What is chronic diarrhea?
Diarrhea is chronic when it occurs 3 or more times a day for more than 4 weeks.
What causes chronic diarrhea?
Chronic diarrhea is often a symptom of an illness, infection, or other condition.
- Reactions to food: Some people have difficult digesting some foods, such as lactose (a sugar found in dairy products), fats, caffeine, or alcohol.
- Medical conditions: This includes conditions that affect the stomach or intestines, such as inflammatory bowel disease. Thyroid and pancreas disorders and cancers can also cause chronic diarrhea. Some autoimmune diseases, such as celiac disease, may also cause chronic diarrhea.
- Infections: These may be caused by bacteria, viruses, or parasites.
- Medicines: This includes laxatives, antibiotics, and heart medicine. Some minerals, such as magnesium, may also cause chronic diarrhea.
- Surgery or procedures: This includes stomach or bowel surgery, especially if it damages muscles that control bowel movements.
What are the signs and symptoms of chronic diarrhea?
- Abdominal pain
- Urgent need to have a bowel movement or loss of bowel control
- Blood, mucous, or pus in your bowel movement
- Weight loss
- Anal irritation and inflammation
How is chronic diarrhea diagnosed?
Your caregiver will examine you and ask you about your symptoms. Tell him if you have noticed any unusual color or smell to your bowel movements. Tell him if you have blood, mucus, or oil droplets in your bowel movement. He may ask you if you have noticed symptoms after you eat certain foods. Tell your caregiver if you have travelled recently or been around others with the same symptoms. You may need the following tests:
- Blood tests: A sample of your blood may be sent to a lab to test that organs, such as your kidneys, are working correctly.
- Bowel movement sample: A sample of your bowel movement may be sent to a lab to help find the cause of your chronic diarrhea.
- X-ray: This is a picture to look at your abdomen. It may show the cause of your chronic diarrhea.
- CT scan: This test is also called a CAT scan. An x-ray machine uses a computer to take pictures of your abdomen. The pictures may show the cause of your chronic diarrhea. You may be given a dye before the pictures are taken to help caregivers see the pictures better. Tell the caregiver if you have ever had an allergic reaction to contrast dye.
- Colonoscopy or sigmoidoscopy: This is a procedure to examine the inside of your colon (large intestine). A flexible tube with a small light and camera on the end is used.
How is chronic diarrhea treated?
Your treatment will depend on the condition causing your chronic diarrhea. Treatment may include any of the following:
- Oral rehydration therapy: You may need to drink more liquids to replace body fluids lost through diarrhea. You may also need to drink an oral rehydration solution (ORS). An ORS has the right amounts of sugar, salt, and minerals in water to replace body fluids.
- Antidiarrheal medicine: This medicine is given to decrease the amount of diarrhea you are having. Some of these medicines coat the intestine (bowel) and make the BM less watery. Other antidiarrheal medicine works by slowing down how fast the intestine is moving.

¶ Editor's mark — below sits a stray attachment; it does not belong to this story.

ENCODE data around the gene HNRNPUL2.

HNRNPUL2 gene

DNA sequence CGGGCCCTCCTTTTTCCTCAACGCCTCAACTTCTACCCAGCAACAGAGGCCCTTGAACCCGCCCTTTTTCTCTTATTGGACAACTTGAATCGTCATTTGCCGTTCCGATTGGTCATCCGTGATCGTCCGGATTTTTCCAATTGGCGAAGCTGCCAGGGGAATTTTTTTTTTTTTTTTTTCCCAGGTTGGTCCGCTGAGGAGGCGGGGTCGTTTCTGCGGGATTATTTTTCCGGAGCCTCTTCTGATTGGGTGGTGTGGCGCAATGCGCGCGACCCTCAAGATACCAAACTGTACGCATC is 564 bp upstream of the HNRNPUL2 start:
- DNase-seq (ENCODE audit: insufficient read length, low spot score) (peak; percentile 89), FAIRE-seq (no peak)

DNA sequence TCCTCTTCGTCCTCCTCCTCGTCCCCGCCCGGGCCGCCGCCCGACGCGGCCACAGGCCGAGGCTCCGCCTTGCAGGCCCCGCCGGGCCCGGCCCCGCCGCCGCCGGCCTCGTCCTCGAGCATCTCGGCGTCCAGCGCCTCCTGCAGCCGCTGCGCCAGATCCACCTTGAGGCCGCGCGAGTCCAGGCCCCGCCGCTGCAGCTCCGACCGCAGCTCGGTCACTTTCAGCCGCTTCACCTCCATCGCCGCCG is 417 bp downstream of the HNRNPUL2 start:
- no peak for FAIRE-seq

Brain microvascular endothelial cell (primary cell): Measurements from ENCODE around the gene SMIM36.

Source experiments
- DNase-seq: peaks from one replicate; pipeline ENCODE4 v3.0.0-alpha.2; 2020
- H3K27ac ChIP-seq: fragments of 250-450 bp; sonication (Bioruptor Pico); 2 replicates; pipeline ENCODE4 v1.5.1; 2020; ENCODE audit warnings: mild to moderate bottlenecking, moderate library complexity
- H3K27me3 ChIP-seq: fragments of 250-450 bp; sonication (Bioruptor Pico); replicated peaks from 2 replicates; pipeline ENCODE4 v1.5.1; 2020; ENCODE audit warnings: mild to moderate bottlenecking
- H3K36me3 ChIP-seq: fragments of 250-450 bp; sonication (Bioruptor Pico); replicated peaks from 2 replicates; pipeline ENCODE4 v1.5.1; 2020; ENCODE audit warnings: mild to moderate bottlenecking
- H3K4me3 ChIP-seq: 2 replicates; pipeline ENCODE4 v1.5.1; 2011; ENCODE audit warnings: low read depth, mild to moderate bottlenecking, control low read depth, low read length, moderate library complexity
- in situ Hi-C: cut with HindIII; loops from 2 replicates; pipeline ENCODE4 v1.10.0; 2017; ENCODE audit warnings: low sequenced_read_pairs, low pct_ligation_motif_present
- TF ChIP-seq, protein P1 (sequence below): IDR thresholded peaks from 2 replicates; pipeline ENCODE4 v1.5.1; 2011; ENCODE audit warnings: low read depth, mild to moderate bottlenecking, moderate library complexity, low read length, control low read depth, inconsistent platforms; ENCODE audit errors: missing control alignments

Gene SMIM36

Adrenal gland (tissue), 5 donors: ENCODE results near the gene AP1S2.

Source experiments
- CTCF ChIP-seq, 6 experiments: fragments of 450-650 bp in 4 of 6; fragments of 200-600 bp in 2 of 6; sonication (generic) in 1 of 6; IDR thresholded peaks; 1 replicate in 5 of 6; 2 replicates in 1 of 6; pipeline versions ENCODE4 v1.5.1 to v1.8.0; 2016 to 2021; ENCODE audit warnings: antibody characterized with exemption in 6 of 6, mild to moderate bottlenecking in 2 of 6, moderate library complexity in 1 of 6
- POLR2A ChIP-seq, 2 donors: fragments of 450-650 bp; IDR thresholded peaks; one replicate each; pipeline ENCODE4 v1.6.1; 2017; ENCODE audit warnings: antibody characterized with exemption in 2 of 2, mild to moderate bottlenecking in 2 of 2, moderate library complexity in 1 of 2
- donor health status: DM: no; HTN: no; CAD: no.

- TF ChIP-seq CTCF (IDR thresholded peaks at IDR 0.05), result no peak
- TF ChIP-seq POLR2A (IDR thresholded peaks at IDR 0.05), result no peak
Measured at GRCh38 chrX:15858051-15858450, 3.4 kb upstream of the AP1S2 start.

What are the risks of chronic diarrhea?
If left untreated, chronic diarrhea may lead to dehydration. It may also make it difficult for your body to absorb nutrients from the food you eat. This may cause you to lose weight or become anemic. These conditions may be serious and become life-threatening.
What can I do to manage my symptoms?
- Do not eat foods that cause your diarrhea: If you know which foods cause your diarrhea, do not eat them. If you do not know what causes your diarrhea, keep a food diary to see if your symptoms are caused by certain foods. Bring this to your follow-up visits.
- Drink plenty of liquids: You may need to drink extra liquids to prevent dehydration. You may need an ORS. This can be found at most grocery stores or pharmacies.
- Do not drink or eat foods that contain caffeine or alcohol: These may cause your symptoms to be worse and lead to dehydration.
- Wash your hands often: Use soap and water. Germ-killing hand gel is available if you are not near water. Wash your hands after you use the bathroom, change a child's diaper, or sneeze. Wash your hands before you prepare or eat food.
When should I contact my caregiver?
Contact your caregiver if:
- You have a fever.
- You have new signs and symptoms.
- Your signs and symptoms do not improve, or they get worse.
- You have questions or concerns about your condition or care.
When should I seek immediate care?
Seek care immediately or call 911 if:
- Your skin, mouth, and tongue are dry, and you feel very thirsty.
- You have blood or pus in your bowel movement.
- You have trouble eating, drinking, or keeping food down.
- You have severe abdominal pain.
- You feel lightheaded, weak, or you faint.
- Your heart beats faster than normal or you have trouble breathing.
- You are confused or cannot think clearly.
You have the right to help plan your care. Learn about your health condition and how it may be treated. Discuss treatment options with your caregivers to decide what care you want to receive. You always have the right to refuse treatment.
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The above information is an educational aid only. It is not intended as medical advice for individual conditions or treatments. Talk to your doctor, nurse or pharmacist before following any medical regimen to see if it is safe and effective for you.